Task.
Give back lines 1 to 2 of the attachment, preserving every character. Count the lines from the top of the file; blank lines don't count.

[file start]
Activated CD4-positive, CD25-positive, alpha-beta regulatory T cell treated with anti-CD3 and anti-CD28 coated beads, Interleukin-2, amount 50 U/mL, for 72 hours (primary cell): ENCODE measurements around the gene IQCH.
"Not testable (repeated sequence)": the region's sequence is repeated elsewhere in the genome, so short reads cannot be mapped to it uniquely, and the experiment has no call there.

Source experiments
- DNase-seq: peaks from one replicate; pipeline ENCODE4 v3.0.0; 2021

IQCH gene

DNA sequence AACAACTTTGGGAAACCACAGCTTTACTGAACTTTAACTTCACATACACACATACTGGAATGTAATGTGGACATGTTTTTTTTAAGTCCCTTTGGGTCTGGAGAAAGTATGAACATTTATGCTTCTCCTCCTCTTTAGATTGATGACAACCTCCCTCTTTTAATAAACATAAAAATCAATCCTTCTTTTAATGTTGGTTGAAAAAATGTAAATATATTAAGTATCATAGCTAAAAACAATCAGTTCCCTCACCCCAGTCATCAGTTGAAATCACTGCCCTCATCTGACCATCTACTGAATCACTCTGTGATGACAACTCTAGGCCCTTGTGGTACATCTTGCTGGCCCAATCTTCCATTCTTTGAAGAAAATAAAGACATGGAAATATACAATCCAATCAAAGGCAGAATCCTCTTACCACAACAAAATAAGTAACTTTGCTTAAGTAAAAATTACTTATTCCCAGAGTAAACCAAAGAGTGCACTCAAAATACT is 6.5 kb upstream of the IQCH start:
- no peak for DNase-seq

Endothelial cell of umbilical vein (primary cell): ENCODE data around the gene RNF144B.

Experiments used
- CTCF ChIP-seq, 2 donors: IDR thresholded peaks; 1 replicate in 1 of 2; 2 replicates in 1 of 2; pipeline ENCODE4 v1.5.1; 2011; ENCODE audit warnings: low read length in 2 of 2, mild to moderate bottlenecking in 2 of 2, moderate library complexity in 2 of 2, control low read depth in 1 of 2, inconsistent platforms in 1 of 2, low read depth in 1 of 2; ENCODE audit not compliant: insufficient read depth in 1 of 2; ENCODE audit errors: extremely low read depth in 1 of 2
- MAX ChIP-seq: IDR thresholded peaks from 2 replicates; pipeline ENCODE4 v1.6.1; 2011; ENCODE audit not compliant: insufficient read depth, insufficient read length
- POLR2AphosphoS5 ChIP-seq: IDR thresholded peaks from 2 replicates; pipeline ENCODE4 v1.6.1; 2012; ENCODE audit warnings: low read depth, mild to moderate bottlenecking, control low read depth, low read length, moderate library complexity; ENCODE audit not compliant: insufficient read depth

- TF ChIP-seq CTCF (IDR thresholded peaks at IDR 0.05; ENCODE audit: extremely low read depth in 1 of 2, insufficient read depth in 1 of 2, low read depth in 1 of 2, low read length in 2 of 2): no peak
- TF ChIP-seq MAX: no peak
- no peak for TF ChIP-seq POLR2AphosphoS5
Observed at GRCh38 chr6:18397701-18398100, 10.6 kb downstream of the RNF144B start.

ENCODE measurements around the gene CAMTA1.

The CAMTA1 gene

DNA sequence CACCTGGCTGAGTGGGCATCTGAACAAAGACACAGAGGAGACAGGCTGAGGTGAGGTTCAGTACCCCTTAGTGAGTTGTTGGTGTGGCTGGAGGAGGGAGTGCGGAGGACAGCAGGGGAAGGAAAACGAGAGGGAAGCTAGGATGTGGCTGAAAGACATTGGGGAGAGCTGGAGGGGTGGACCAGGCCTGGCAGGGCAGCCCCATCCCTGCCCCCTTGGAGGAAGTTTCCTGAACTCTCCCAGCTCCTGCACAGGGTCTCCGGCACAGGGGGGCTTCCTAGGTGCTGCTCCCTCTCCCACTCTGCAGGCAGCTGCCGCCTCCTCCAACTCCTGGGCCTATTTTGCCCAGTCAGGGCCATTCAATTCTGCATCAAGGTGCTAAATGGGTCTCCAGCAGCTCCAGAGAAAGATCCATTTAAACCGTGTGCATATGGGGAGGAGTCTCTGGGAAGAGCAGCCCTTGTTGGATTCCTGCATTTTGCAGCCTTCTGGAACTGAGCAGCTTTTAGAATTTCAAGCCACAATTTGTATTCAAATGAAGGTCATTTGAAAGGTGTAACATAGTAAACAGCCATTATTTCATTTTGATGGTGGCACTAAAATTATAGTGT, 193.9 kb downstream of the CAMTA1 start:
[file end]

Activated CD4-positive, CD25-positive, alpha-beta regulatory T cell treated with anti-CD3 and anti-CD28 coated beads, Interleukin-2, amount 50 U/mL, for 72 hours (primary cell): ENCODE measurements around the gene IQCH.
"Not testable (repeated sequence)": the region's sequence is repeated elsewhere in the genome, so short reads cannot be mapped to it uniquely, and the experiment has no call there.